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S+F, Volume 33 (2015), Issue 2, ISSN: 0175-274x, ISSN online: 0175-274x, https://doi.org/10.5771/0175-274x-2015-2-73

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S+F (33� Jg�) 2/2015 | 73 Dymond/Rappert, The Case of ‘Less Lethal’ Weapons | T H E M E N S C H W E R P U N K T Die Fragen nach der Definition der zu verbietenden technolo gischen Optionen, der Gewinnverteilung und den Verifikati onsmöglichkeiten sind zwar wichtig, um die Erfolgsaussichten der Regimebildung im Bereich der präventiven Rüstungskon trolle bewerten zu können. Die Analyse jedoch nur darauf zu konzentrieren, genügt nicht. Vielmehr müssen gerade auch die dominierenden Denkmuster und deren Alternativen wie der verstärkt in den Blick genommen werden, um die oben genannten Lernprozesse zu initiieren. aus einem Rüstungswettlauf entstehen, zu wenig berücksichti gen. Eine staatenübergreifende, internationale Wahrnehmung gemeinsamer Interessen zur Initiierung Präventiver Rüstungs kontrolle fehlt. Dass sich dies jedoch auch ändern kann, hat das historische Beispiel des ABM Falles gezeigt. Auch im Fall der Robotik sind staatenübergreifende Lernprozesse denkbar, die zu einer verstärkten Wahrnehmung der negativen Folgen eines ungehinderten Rüstungswettlaufs für die Sicherheit aller Beteiligten ins Zentrum rücken. 1. Introduction The end of the Cold War has seen a marked increase in the production, use and transfer of so called ‘less lethal’ weapons, in law enforcement and military contexts alike. Yet comparatively little attention has been given to the thorny issue of their governance, and in particular what role the civil society can and should play within this. This article tackles this issue, outlining some general difficulties in regulating weaponry, before arguing that civil society stakeholders have an important role to play. Five distinct, yet inter linked, facets of this role are elaborated. Yet, civil society involvement is not a panacea, and is not without its challenges. Ultimately it is argued that the responsibility lies with state actors to ensure that the weapons they select for use are adequately tested, controlled, and evaluated. Before elaborating on these points, some definitions are necessary. First, we use the term ‘less lethal’ weapons to refer to a class of weapons which, in general, have as their stated aim to “subdue or incapacitate” rather than to cause “serious harm or death”.1 As we are at pains to underscore later on in the article, while this term is now well established, we do not accept * Abi Dymond is a PhD Candidate at the Department of Sociology, Philosophy and Anthropology, University of Exeter, and the School of Law, University of Bristol, Bristol, UK. This work was supported by an Economic and Social Research Council South West Doctoral Training Centre Studentship. She is also a serving member of the Metropolitan Police’s Taser Reference Group and works part time for the UK NGO the Omega Research Foundation. Brian Rappert is a Professor of Science, Technology and Public Affairs in the Department of Sociology and Philosophy at the University of Exeter. 1 W. P. Bozeman and J. E. Winslow (2005), ‘Medical aspects of less lethal weapons.’ International Journal of Rescue and Disaster Medicine, 5(1), 37–47. it as an unproblematic reflection of the intent or outcome of such weapons in practice. We focus predominantly (albeit not exclusively) on this class of weapons – drawing our examples from technologies as varied as chemical irritants, electric shock weapons and acoustic devices – for several reasons. First, there is a growing demand for such weaponry – with the global less lethal weapons market estimated at $1.4 billion in 20112, and expected to treble by 20203 – which brings to the fore issues around the trade, use, monitoring and evaluation of such technologies. However, standard setting efforts have rarely kept pace with technological developments. Indeed, whilst standards for the use of lethal forces are relatively well understood, standards for the use of less lethal weapons are much more ambiguous. In practice their use can prove highly controversial. For example, whilst Article 3 of the UN Basic Principles on the Use of Force and Firearms states that less lethal weapons should be ‘carefully evaluated’ and ‘carefully controlled’, what this might mean in practice is not clearly spelt out. This is perhaps not surprising in light of the vast range of less lethal technologies now available; the differing claims that are made for, and about, their relevance, utility and lethality; and the undone science around their functioning and effects. 2 Business Wire (2012), Homeland Security Research Corp.’s New Market Research: Non-Lethal Weapon Technologies to Transform 21st Century Conflicts available online at http://www.businesswire.com/news/home/ 20120405005511/en/ Homeland Security Research Corp.%E2%80%99s Market Research Non Lethal (accessed 15th January 2015). 3 Summary of Homeland Security Research Publication Non Lethal Weapons: Technologies & Global Market – 2012 2020 in Report Linker (2011), Non- Lethal Weapons: Technologies & Global Market – 2012-2020, http://www. reportlinker.com/p0799475 summary/Non Lethal Weapons Technologies Global Market .html (accessed 26th September 2012). The Role of Civil Society in the Control of New Weapon Technologies: The Case of ‘Less Lethal’ Weapons Abi Dymond and Brian Rappert* Abstract: This article sets out some of the difficulties involved in attempting to control technologies – in particular, those weapons sometimes termed ‘less lethal’ – and argues that, faced with such challenges, civil society can support regulatory efforts in five distinct, yet inter linked, ways. Yet, the act of fulfilling such roles, whilst valuable in many ways, can also bring with it inherent tensions and ambiguities that we ignore at our peril. Keywords: Less lethal weapons, Science and Technology Studies, civil society, governance Schlagworte: Weniger tödliche Waffen, Wissenschafts und Technologiestudien, Zivilgesellschaft, Steuerung T H E M E N S C H W E R P U N K T  | Dymond/Rappert, The Case of ‘Less Lethal’ Weapons 74 | S+F (33� Jg�) 2/2015 The difficulties associated with controlling weapons are many. To name only a few: the potentially substantial and irreversible harms to life involved; the typically complex, fraught, and sequestered away contexts of use; the long lead time between the development of weapons and the accumulation of evidence about their effects; the scope for debate about what counts as excessive force and how it can be prevented; the comparative resources inequalities between promoters and detractors of weapon systems; the entrenchment of technologies within the practices of individuals and organizations; and the prevalence of government and commercial secrecy. These considerations exist alongside those associated with controlling technology in general. As Collingridge argued, attempts to control technology are situated on a horn of a dilemma.10 Technologies are most easy to control at their initial stages of development. In time, the extent of resources development, the formation of routines and career structures built around technology, the establishment of beliefs – processes that can happen in a wide range of organisations, amongst them NGOs – can also mitigate against the introduction of prohibitions, restrictions, or other forms of regulation, or particular forms that regulation might take. And yet, while intervention might be easier early on, it is more difficult to justify then too because negative consequences cannot be documented. To this central dilemma, Collingridge advocated establishing conditions in which it is possible to maintain flexibility and to learn from experience about the adoption of technologies. 3. The Roles of Civil Society Nonetheless, despite the conditions that frustrate the control of technology, those from civil society, international government organizations, and some governments have introduced widely ranging international and national limits on what counts as permissible violence. The 1997 Mine Ban Treaty and the 2008 Cluster Munition Convention are prime examples of the potential for collaborations with civil society. Based on the lessons of such experiences, five key inter related roles for civil society working in armed conflicts were identified by Rappert and others: 11 Information gathering Analysing Framing Re defining Communication and representation In this section we consider these roles in relation to less lethal weapons across a wide range of situations. 10 David Collingridge (1980), The Social Control of Technology, St. Martin’s, New York. 11 B. Rappert, R. Moyes, A. Crowe and T. Nash (2012), ‘The roles of civil society in the development of standards around new weapons and other technologies of warfare’ International Review of the Red Cross 94(886), 765 785. However, this lack of agreed standards means that the rapid proliferation and evolution of less lethal weaponry can provide us with an interesting opportunity to look at the role of civil society in more detail, and to examine how, and to what extent, it can assist in such processes of evaluation and control. Second, cognisant of the need to go beyond what Kraska calls the ‘military/police dichotomy’,4 we look at the role of civil society in attending to the use of weaponry in a range of contexts. Many less lethal weapons are used in environments traditionally classified as law enforcement and military in character. For example, the family of acoustic devices known as LRAD (discussed in the final section of the article) is advertised as having a range of military and policing applications.5 Some have argued that the weapon was initially manufactured primarily for military use6 and that few tests have been done on its applicability for use in the crowded, built up, urban settings that may characterise police use.7 Third, we use a broad, inclusive notion of civil society that includes academics as well as national and international NGOs and pressure groups. It is important to stress that focusing on the role of civil society is not to detract from the important role to be played by the state. Indeed, as the primary users and core regulators, the onus for the control and evaluation of less lethal weapons rests in the main with agencies of the states, national ministries and departments (and to a lesser extent inter state organizations). Instead, we seek to elaborate both on the variety of roles that civil society can take, and on the bounds to these roles. 2. Difficulties in Control Our analysis is rooted in the recognition that the control of technology in general is often characterized by uncertainty and disagreement; features that can figure intensively for weaponry. Building on long standing academic analyses of technological assessment,8 elsewhere one of us was involved in outlining demands and difficulties associated with evaluating weapons in the context of armed conflict as well as some of the major inputs that can be made from civil society.9 That previous analysis will serve as a framework for examining less lethal weapons in this article. 4 B. Kraska (2007), ‘Militarization and policing – Its relevance to 21st century police’ Policing, 1(4), 501–513. 5 Please see the LRAD Corporation website http://www.lradx.com/site/ (accessed 15th January 2015). 6 Canadian Civil Liberties Association v. Toronto Police Service, 2010, ONSC 3525 COURT FILE NO.: CV 10 404640 DATE: 20100625 Point 42. Available online at http://www.cavalluzzo.com/docs/default source/cases/2010 onsc 3525 canadian civil liberties association v toronto police services adrienne telford.pdf?sfvrsn=2 (accessed 15th January 2015). 7 The court in the Canadian Civil Liberties Association v. Toronto Police Service case discussed in more detail later in the article – a case centering around the use of the acoustic device the LRAD by police forces – noted that the test results available to them were ‘conducted in an open, rural area (the Deerhurst air strip), on sunny days with light winds. As a result, I did not have before me any results from tests conducted in an urban environment, such as downtown Toronto, where the LRADs most likely would be used for crowd communication or control’. Ibid, point 21. 8 Joseph Morone and Edward Woodhouse (1986), Averting Catastrophe, University of California, Berkeley; Charles Lindblom, (1979), ‘Still muddling, not yet through’ Public Administration Review, 39, 517 26 and A. Rip, T. Misa, and J. Schot (1995), Managing Technology in Society, Routledge, London. 9 B. Rappert, R. Moyes, A. Crowe and T. Nash (2012), ‘The roles of civil society in the development of standards around new weapons and other technologies of warfare’ International Review of the Red Cross 94(886), 765 785. S+F (33� Jg�) 2/2015 | 75 Dymond/Rappert, The Case of ‘Less Lethal’ Weapons | T H E M E N S C H W E R P U N K T On the basis of experiences from the deployment of a number of less lethal weapons in the UK and elsewhere (with a specific focus on electroshock Tasers), we as authors have recently drawn a number of additional lessons for agencies bringing in less lethal weapons, including the need to improve research design and methodologies; reform the basis of evidence gathering; acknowledge the science that remains undone, and to heed the science when it is available.15 3.2. Analysing In practice, as the above examples show, the gathering of data and evidence is only an initial step and one that is of limited utility in itself. Information needs to be assessed and imparted with meaning for decision making. This invariably requires more than just scientific or medical input about the effects of force, but also demands attention to normative considerations. In relation to the use of violence, which harms matter, how, and what these mean for the actions of the police and the military are topics where active consideration and debate should be fostered. Those in civil society can play important roles in this regard, such as: Identifying patterns of potential or actual (mis)use of less-lethals that may be of concern. For example, a series of reports pub lished by Amnesty International in 2004 and 2008 – widely cited in the academic literature – highlighted the deaths of more than 330 people after being struck by Taser and identified patterns of use of concern, including multiple or prolonged shocks and use with restraints.16 Assessing the adequacy of evidence and analysis. This might entail a critique of the lack of randomized studies and quantitative data analysis but might also entail recognition that such analyses are not always possible in certain circumstances – and that this should not forestall taking action when there are other grounds.17 This role might also entail a critical analysis of the evidence that is available to date, an activity particularly crucial in the debate around less lethal weapons where much evidence may be generated by the manufacturers or by those affiliated with them. This can carry its own risks. Indeed, an article by Azadani and others18 found that those studies 15 A. Dymond and B. Rappert (2014), ‘Policing science: the lessons of Tasers’, Policing 8(4), 330 338. 16 Amnesty International (2004), United States of America – Excessive and lethal force? Amnesty International’s Concerns about Deaths and Ill-treatment Involving Police Use of Tasers, Amnesty International, London and Amnesty International (2008), Less Than Lethal? The Use of Stun Weapons in US Law Enforcement, Amnesty International, London. Cited in a variety of academic publications including, for example, J. Ho, W. Heegaard, D. Dawes, S. Natarajan, R. Reardon and J. Miner (2009), ‘Unexpected arrest related deaths in America: 12 Months of open source surveillance’, Western Journal of Emergency Medicine, 10(2), 68–73; J. Macdonald, R. Kaminski, and M. Smith (2009), ‘The effects of less lethal weapons on injuries in police use of force events’, American Journal of Public Health, 99(12), 2268–2274; and D. Zipes (2012), ‘Sudden cardiac arrest and death following application of shocks from a TASER electronic control device’, Circulation, 125, 2417 2422. 17 A. Dymond and B. Rappert (2014), ‘Policing science: the lessons of Tasers’, Policing, 8(4), 330 338. 18 P. Azadani, Z.H. Tseng, S. Ermakov, G. Marcus, and B. Lee (2011), ‘Funding source and author affiliation in TASER research are strongly associated with a conclusion of device safety’, American Heart Journal, 162(3), 533–537. For a response, please see G. Vilke, C. Sloane, and T. Chan (2012), ‘Letters to Editor: Funding source and author affiliation in TASER research are strongly associated with a conclusion of device safety’, American Heart Journal, 163(3). 3.1. Information Gathering The compilation of data on the effects of weapons is a central basis for devising appropriate controls. This applies to both their pre deployment testing and post deployment monitoring. Especially in relation to the aim often ascribed to ‘less lethal’ weapons – namely to result a lesser amount of harm than some alternative option (or in the words of the Principle 2 of the UN Basic Principles on Use of Force and Firearms to ‘increasingly restrain… the application of means capable of causing death or injury to persons) – the collection of data is an essential requirement to evaluate whether they meet such expectations. This is compounded by the conditionality of effects. If used too often, too closely, too long etc. then the claimed relative diminishment of harm can be anything but. Therefore, monitoring the in practice deployment of the category of weapons is crucial. Civil society can further information gathering in their demands to authorities and weapons manufacturers, through collecting such data themselves, and through this building recognition what information deficiencies need redress. The history of the introduction of less lethal weapons indicates many grounds for concern about the extent and quality of information assembled by developers and users.12 To mention but one example, in the past one of us (Rappert) examined the introduction of CS chemical incapacitant sprays into police forces in England and Wales in the mid 1990s. Against public concerns, governmental officials at the time repeatedly offered assurances about their safety. The scrutiny given to the sprays was said to be akin to that given to pharmaceutical drugs. Through drawing on the work of individuals and organizations in civil society as well as independent research, however, it was possible to document many deficiencies in what was known by UK Home Office and individual police forces.13 This applied both to the pre approval testing and evaluation of the sprays as well as their post deployment monitoring. With regard to the former, while the British government failed to elaborate the basis for its assurances, through the work of civil society it was possible to understand that determination of safety were based on testing the effects of CS and its solvent on their own, not in the spray form, as well as against a recognized sparsity of research about the effects of the combination of CS and its solvent. Such work also helped demonstrate issues with the manufacture of such products, with the company that manufactured the sprays allegedly admitting that it had not been measuring the concentration of CS in its products.14 With regard to post deployment monitoring, critical points related to: the limited surveillance mechanisms that were in place to monitor (especially the long term) effects on those sprayed as well as on officers unintentional contaminated, the use and aftercare requirements, and the failure to undertake follow up research acknowledged as important. 12 See N. Davison (2009), ‘Non-Lethal’ Weapons Palgrave Macmillan, London and B. Rappert (2003), Non-Lethal Weapons as Legitimizing Forces?: Technology, Politics and the Management of Conflict, Frank Cass, London. 13 B. Rappert (2003), ‘Health and safety in policing’, Social Science and Medicine, 56(6), 1269 1278. 14 Wright, S. and Evan, R. (1999) ‘British police face a CS gas attack’ The Guardian, Thursday 8th July. Available online at http://www.theguardian.com/science/1999/ jul/08/freedomofinformation.politics (accessed 16th January 2015). T H E M E N S C H W E R P U N K T  | Dymond/Rappert, The Case of ‘Less Lethal’ Weapons 76 | S+F (33� Jg�) 2/2015 the merits of the pursuit. Questions about terminology also extend to the terms of this article. While we have used ‘less lethal’ as the overall category, perhaps the most common label for the weapons under discussion here is ‘non lethal weapons’. Although the search for weapons with varied effects has a long history, by the mid 1990s a number of leading police and military proponents had advanced the encompassing term of ‘non lethal weapons’ to further funding and development. As noted in the introduction section to this article, what is often seen as holding such technologies together is the intent to find options short of lethal force – typically represented by firearms. As argued before,22 much of the critical attention from civil society since has centred on the accuracy of ‘non ‘ or ‘less ‘ lethal designations.23 In practice a consequence of this has been to accept casting the debate at one extreme of the force spectrum. The comparing of ‘lethal’ versus ‘non lethal’ weapons engendered though obscured that the latter were not simply being used as a replacement to lethal force. Rather, the situation in which force was regarded as appropriate was changing with the introduction of such weapons. 3.4. Redefinition The role of redefinition is similar to framing, but is meant to signal issues that extend beyond how the problems, causes, and remedies with individual weapons or weapon types are framed. Rather redefinition is to point to the implicit thinking and conventions that structure debates. As an example, take the standing of weapon systems. Unanticipated or problematic consequences can be understood in a variety of ways, which each suggests a sense of the sources of concern. Often weapons are conceived of as neutral tools. Just as a common knife might be used to hurt an innocent person, defend oneself, or perform everyday tasks in the kitchen, so too this has been argued with other weapons. When thought of as mere tools, the aim and intent of users become the dominant areas of consideration. In the right hands weapons can be used for good, in the wrong hands for ill. Proponents of weapons systems have often relied on such thinking to shape the understanding of what is at stake with the introduction of weapons.24 In contrast, those in civil society have chosen to attribute a definite moral standing to weapons, at least at times. Biological weapons represent perhaps the clearest case of this. It does not matter whether, when used in specific situations, certain forms of biological weapons can result in discriminate injury under international humanitarian law or prove less injurious than comparative force options that might be used. Today, through the work of civil society and many governments, biological weapons are simply unacceptable, both morally and legally. An additional example might be that of body worn electric shock weapons (devices which are fitted on different parts of the body – most commonly worn around the waist, wrist, 22 B. Rappert (2012), How to Look Good in a War: Justifying and Challenging State Violence, Pluto, London, Ch. 6. 23 See N. Davison (2009), ‘Non-Lethal’ Weapons, Palgrave Macmillan, London. 24 B. Rappert (2001), ‘Scenarios on the Future of Non lethal Weapons’, Contemporary Security Policy, 22(1), 50 74. funded by Taser were nearly 18 times more likely to find that the device was safe than studies without such an affiliation. Evaluating the adequacy of oversight systems in place. This can be done, for example, by arguing for the need for enhanced data collection around police use of less lethal force and subject injuries in order to be able to start to evaluate the impact, effect and injury rates of different force options.19 Highlighting undone science around particular weaponry technologies, and research that is yet to be done – as noted with regards to the information deficiencies around CS spray. The need for such efforts can be appreciated against the backdrop of the standards for the assessment of any weapon under international humanitarian law. Article 36 of Additional Protocol I to the Geneva Conventions of 1949 stipulates that signatories review new weapons, means, or methods of warfare for their compliance with international law. And yet, few states today carry out formal reviews, the ones that do are overwhelmingly cloaked in secrecy, and even rarer still are ongoing reviews conducted based on battlefield experience.20 There is no binding international requirement for similar reviews to be conducted for weapons intended for use by law enforcement. 3.3. Framing The framing of issues is also part of meaning making about acts of violence. By ‘framing’ we refer to the ideas that structure a sense of what is taking place and what needs to be done about it. By challenging and changing the way in which force is framed, civil society can offer new understandings and possibilities. For instance, kinetic, chemical, electroshock, and other weapons put under the label of less lethal weapons can result in death and serious injury. A question is how those outcomes are understood. One framing would be to consider individual cases. Instances of force could be examined regarding whether the users involved acted inappropriately, or whether the specific circumstances in question raised problems for achieving minimal harm. In the absence of evidence of intentional abuse, harm could be judged as regrettable, but unavoidable. This way of making sense of injuries is common enough in justifications put forward by security agencies. In contrast, putting injuries together within a wider context – say the failure over time to monitor casualties, to establish appropriate guidelines or reprimand those that violate them, or to disclose information about what took place – can offer a background that suggests something more systematic and troubling at work.21 The pervasiveness of framing can be noted by reflecting on the terminology of any topic. Whether we call the search for new weapons for crowd control based on pharmacological drugs the search for ‘incapacitants’, ‘chemical weapons’, ‘non lethal chemical weapons’ or ‘toxic weapons’ suggests much about 19 J. Payne James, E. Rivers, P. Green and A. Johnston (2014), ‘Trends in less lethal use of force techniques by police services within England and Wales: 2007–2011’, Forensic Science, Medicine and Pathology, 10, 50–55. 20 B. Rappert, R. Moyes, A. Crowe and T. Nash (2012), ‘The roles of civil society in the development of standards around new weapons and other technologies of warfare’ International Review of the Red Cross 94(886), 765 785. 21 B’Tselem (1998), Death Foretold, B’Tselem, Jerusalem: 10. S+F (33� Jg�) 2/2015 | 77 Dymond/Rappert, The Case of ‘Less Lethal’ Weapons | T H E M E N S C H W E R P U N K T that civil society can have in analysing patterns of use – a role made all the more crucial with the potential for such patterns of use, and rationales, to shift over time. 3.5. Communication and Representation Civil society can foster critical attention toward the commitments behind and the consequences of weapons. Communications are tied up with the framing and (re )definition of situations, and the aforementioned examples of Cluster Munitions, mines, and body worn electric shock weapons may well represent examples of how NGO efforts at communication and representation can assist with widespread renouncement. Another way in which NGO attempts at communication and representation can bring about reconsiderations of force is via strategic litigation. For example, in 2010 Canadian NGOs initiated court action over the Toronto’s Police proposed use of the acoustic device the LRAD (Long Range Acoustic Device) around the G20 summit in Canada. The LRAD can be used as a communications device (i.e. as a loudspeaker or a megaphone) but also has an ‘alert’ function, which transmits a high pitched piercing sound. They submitted that the mere possibility of the device being used in the latter mode (or in the former mode, if used at a level above relevant health and safety legislation) may have a ‘chilling’ effect on the right to protest, was ‘largely untested’, had not been approved for use by the relevant authorities and might reasonably result in ‘temporary or permanent loss of hearing’.28 Their case resulted in a partial injunction, with the Court finding that the ‘Toronto Police Service’s standard operating procedures for the use of the Alert function on the 100X and 300X models permit the exposure of demonstrators to an undue risk of hearing damage’ and resulted in restrictions on the manner in which the alert function could be used,29 potentially setting an important precedent. 4. Conclusion This article has set out some of the difficulties involved in attempting to control weapons technologies and argued that in the face of uncertainty and disagreement civil society has a valuable role to play in gathering information, analysing, framing, re defining, communicating and representing issues associated with less lethal weapons and other technologies. Yet in so doing, such efforts also highlight the important ambiguities that come along with such a role. This includes: first, the consequences of how debates unfold due to the actions and inactions of civil society. We mentioned either the question of whether focusing on and contesting claims about the lethality of weapons may have detracted attention 28 Paul J. J. Cavalluzzo and Michael D. Wright (2010), Factum of the Moving Parties Canadian Civil Liberties Assn. v. Toronto (City) Police Service, Canadian Civil Liberties Association, Toronto. Points 26, 58 and 4ii, respectively. Available online at http://ccla.org/wordpress/wp content/uploads/2010/08/2010 06 21 Factum of the Moving Parties CCLA et al v. TPS and OPP C0121406.pdf (accessed 15th January 2015). 29 Canadian Civil Liberties Association v. Toronto Police Service, 2010 ONSC 3525 COURT FILE NO.: CV 10 404640 DATE: 20100625 Point 137. Available online at http://www.cavalluzzo.com/docs/default source/cases/2010 onsc 3525 canadian civil liberties association v toronto police services adrienne telford.pdf?sfvrsn=2 (accessed 15th January 2015). ankle, or thigh – and deliver an electric shock when activated by remote control). In stressing not only the physical effects and pain generated by the shock itself, but also the mental suffering generated by simply wearing a weapon capable of generating such a shock at another’s push of a button, attention is drawn to what are presumed to be the inherent, definite characteristics of the device itself. Following input from civil society and advocacy organisations, these weapons have been internationally condemned as unacceptable by a number of different fora, including international and regional torture prevention bodies. Thus the Council of Europe’s Committee for the Prevention of Torture (CPT) opposes “the use of electric stun belts for controlling the movement of detained persons, whether inside or outside places of deprivation of liberty” and the UN Committee against Torture has recommended that stun belts should be “abolish(ed)...as methods of restraining those in custody”. The European Commission has classified “electric shock devices which are intended to be worn on the body by a restrained individual, such as belts, sleeves and cuffs… (which have) a no load voltage exceeding 10 000 V” as a device “which has no practical use other than for the purpose of torture and other cruel, inhuman or degrading treatment or punishment” – again stressing the moral standing of the weapon in question.25 There are though other ways of defining the standing of weapons that do not locate their acceptability in either the user or the technology ‘itself’. Indeed, the science and technology studies literature, amongst it a train of thought associated with Actor Network Theory (ANT), challenges us to question such binary oppositions, and to pay attention to a ‘third possibility’,26 namely, that via complex interactions of agency27 both technology and user are transformed. In this, unforeseen outcomes are generated. In this way of thinking, we need to consider the possibility that weapons may interact with human agency to impact both officer and subject actions in complex, often unforeseen ways. Take, for example, the red dot laser sight available on Taser products. This has come to be seen not just as an aide to assist with the targeting of the metal probes the device fires, but as a function with an ability to assist in de escalating situations and in altering subject behaviour. When asked about the benefits of Taser for the co author’s doctoral research, police officers commonly refer to the red dot function. Typical comments include stating that the red dot is ‘very effective’ in resolving situations, or indeed that it is the ‘best thing’ about the weapon. Others officers tell stories illustrating the use of the function ‘as a deterrent’, and highlighting the importance of the visual element, that the subject can ‘look down and see (it)’. Such examples show that if we are interested in the effective and appropriate regulation of less lethal technologies, we need to look not just at the intent of ‘users’, and the characteristics of ‘weapons’ – important though these are – but also to look at how these can be mutually constructed, and can evolve over time. This in turn reinforces the point made earlier about the role 25 Omega Research Foundation (forthcoming, 2015) The International Manufacture, Trade, and Use of Body Worn Electric Shock Equipment: A briefing for law enforcement, correctional officials, oversight bodies, human rights monitors and trade control officials, Omega Research Foundation, Manchester. 26 B. Latour (1994), ‘On technical mediation: philosophy, sociology, genealogy’, Common Knowledge, 3(2), 31. 27 A. Pickering (2008), Against Human Exceptionalism Written for a paper presented at ‘‘What Does It Mean to Be Human’; University of Exeter 2008. T H E M E N S C H W E R P U N K T  | Wisotzki, Kleinwaffen in alle Welt? 78 | S+F (33� Jg�) 2/2015 1. Einleitung Die Proliferation von Klein und Leichtwaffen 1 ist ein globales Problem mit erheblichen Folgekosten. Nur allzu oft beginnt die unrechtmäßige Verbreitung dieser Waffen und ihrer Munition als legaler Rüstungsexport von Staat zu Staat, um in Drittländern Streitkräfte oder Polizei auszustatten. Unzureichende Sicherungsmaßnahmen solcher Waffenbestände, fragile Staatlichkeit, defizitäre * Dr. Simone Wisotzki ist wissenschaftliche Mitarbeiterin der Hessischen Stiftung Friedens und Konfliktforschung (HSFK). 1 Nach wie vor gibt es keine einheitliche, internationale Definition, welche Waf fenkategorien die Klein und Leichtwaffen umfassen. Das UN Expertenpanel zur Kleinwaffenproblematik von 1997 schlug eine weite Definition vor, die beispielsweise auch Revolver, Sportwaffen und Munition umfasst. Diese umfassende Definition konnte sich in den Verhandlungen des UN Klein waffenaktionsprogramms von 2001 nicht durchsetzen: Munition, Revolver/ Pistolen und Sportwaffen sind hier ausgenommen (Greene/Marsh 2012: 2). Der deutsche Rüstungsexportbericht verwendet den Kleinwaffenbegriff der OSZE sowie der EU. Als Kleinwaffen werden militärische Handfeuerwaffen (Maschinenpistolen/ gewehre, Sturmgewehre und leichte Maschinenge wehre) begriffen, Leichtwaffen sind von einer Person oder Mannschaften tragbare leichte Waffen, insbesondere tragbare Raketen und Artilleriesysteme. Der Rüstungsexportbericht (2014: 27) verweist darauf, dass zivile Waffen wie Jagd und Sportwaffen, aber auch Selbstverteidigungswaffen (Revolver/ Pistolen) in diesen Definitionen und damit auch im Berichtswesen nicht eingeschlossen sind. Sicherheitssektoren, Korruption, Retransfers der Waffen aufgrund politischen Kalküls oder strategischer Interessen2 – die Gründe, die aus legalen Exporten und staatlichen Arsenalen unrechtmäßige Kleinwaffen werden lassen, sind vielfältig. Die direkten und indirekten Folgen der Kleinwaffenproliferation sind beträchtlich. Jährlich sterben im Durchschnitt 526.000 Menschen an den Folgen von Schusswaffengewalt. Nur etwa zehn Prozent davon sind Opfer kriegerischer Gewalt, die große Mehrheit der Menschen wird infolge von Gewaltverbrechen getötet (SAS 2013: Chapter 1 Summary). Die indirekten Folgekosten der Proliferation von Klein und Leichtwaffen sind vielfältig und ungleich schwerer zu beziffern. Jedenfalls trägt ein hohes Aufkommen an unrechtmäßigen Kleinwaffen zur Destabilisierung von Staaten und Gesellschaften bei. Beispiele zeigen, dass Kleinwaffen auf unterschiedlichen Wegen nahezu ungehindert in Konfliktgebiete gelangen und dort zur Gewalteskalation führen (SAS 2014: 215 218). Seit mehr als zehn Jahren müht sich die Staatengemeinschaft, Regelungen zur Bekämpfung des unrechtmäßigen Kleinwaffen 2 Von Retransfer wird gesprochen, wenn die Waffenexporte nicht im Zielland verbleiben, sondern von diesem weiterverbracht werden. professional expectations about what is worth knowing – that may delimit where the attention both of civil society, and of other actors, gets directed. Finally, it is crucial that the active involvement of civil society is seen as a complement to, and not a substitute for, efforts by the state. Indeed, if the benefits of civil society engagement are to be fully realised, there is a need for states to conduct an open and honest dialogue with such stakeholders and for sustainable funding to be made available to support them in their work. States should also ensure that the results of testing conducted on weapons, and the guidelines and other policies that impact on their use, are made publicly available, and that detailed statistics on the use of less lethal weapons are collated and published. from whether such weapons are reducing the amount of force used, or are facilitating more force than before. Second, issues of representation – or what, in ANT terminology, one could describe as some NGOs becoming an ‘obligatory point of passage’ for those who have been subject to particular uses of force. Representations made of the effects of weapons are bound up with important considerations about the voice and standing given to those affected. Given the potential for the availability of less lethal weapons to expand the situation in which force is used – and thus who is considered a legitimate offender – how affected individuals are represented and advocacy claims about them are made, is a matter of some importance. Third, and relatedly, it is also worth paying attention to broader factors – for example, around the formal constraints on what can be studied, the structures of research organizations, and Kleinwaffen in alle Welt? Chancen und Grenzen der Kontrolle in der internationalen Politik Simone Wisotzki* Abstract: The illicit trafficking of small arms and lights weapons (SALW) remains a considerable challenge for peace building efforts and the prevention of violent outbursts of conflicts. The chains of illicit proliferation of SALW often commence as legal transfer of weapons between states. This article reflects upon the diverse sources of illicit proliferation, its consequences for human and state security, and the two main global governance efforts to tackle these problems. States need to take the regulations more seriously and further their implementation. As one of the leading SALW exporting countries, Germany bears a special responsibility of restraint regarding its SALW arms export policy. Keywords: Proliferation, small arms and light weapons, arms export policy, armed violence Weiterverbreitung, Klein und Leichtwaffen, Rüstungsexportpolitik, bewaffnete Gewalt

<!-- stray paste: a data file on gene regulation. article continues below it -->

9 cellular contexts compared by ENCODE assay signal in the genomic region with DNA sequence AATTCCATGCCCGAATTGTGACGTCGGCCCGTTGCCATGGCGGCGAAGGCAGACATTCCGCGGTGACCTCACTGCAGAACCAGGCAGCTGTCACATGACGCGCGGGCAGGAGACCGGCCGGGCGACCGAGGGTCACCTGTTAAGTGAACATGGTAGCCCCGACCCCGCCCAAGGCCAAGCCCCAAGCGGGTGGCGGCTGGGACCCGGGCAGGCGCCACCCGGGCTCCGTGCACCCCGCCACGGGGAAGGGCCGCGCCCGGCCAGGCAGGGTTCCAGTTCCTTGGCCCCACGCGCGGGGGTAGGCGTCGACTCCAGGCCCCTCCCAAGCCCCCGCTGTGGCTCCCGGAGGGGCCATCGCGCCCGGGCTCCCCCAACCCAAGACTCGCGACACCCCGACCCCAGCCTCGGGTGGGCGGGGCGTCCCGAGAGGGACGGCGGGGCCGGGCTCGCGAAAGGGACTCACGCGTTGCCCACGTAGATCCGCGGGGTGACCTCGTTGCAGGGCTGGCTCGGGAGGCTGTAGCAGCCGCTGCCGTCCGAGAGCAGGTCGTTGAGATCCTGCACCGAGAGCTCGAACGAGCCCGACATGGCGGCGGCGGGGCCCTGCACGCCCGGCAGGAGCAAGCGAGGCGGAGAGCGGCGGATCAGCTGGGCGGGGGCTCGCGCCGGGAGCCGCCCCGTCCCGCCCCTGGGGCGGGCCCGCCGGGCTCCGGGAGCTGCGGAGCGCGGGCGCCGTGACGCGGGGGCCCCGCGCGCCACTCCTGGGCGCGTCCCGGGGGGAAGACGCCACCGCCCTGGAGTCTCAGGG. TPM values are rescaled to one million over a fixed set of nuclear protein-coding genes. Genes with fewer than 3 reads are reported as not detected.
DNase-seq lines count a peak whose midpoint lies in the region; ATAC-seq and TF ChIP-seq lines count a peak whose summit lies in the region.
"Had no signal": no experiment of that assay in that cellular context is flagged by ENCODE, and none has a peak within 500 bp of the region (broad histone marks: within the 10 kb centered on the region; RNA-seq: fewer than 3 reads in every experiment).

This article sets out some of the difficulties involved in attempting to control technologies - in particular, those weapons sometimes termed ‘less lethal’ - and argues that, faced with such challenges, civil society can support regulatory efforts in five distinct, yet inter-linked, ways. Yet, the act of fulfilling such roles, whilst valuable in many ways, can also bring with it inherent tensions and ambiguities that we ignore at our peril.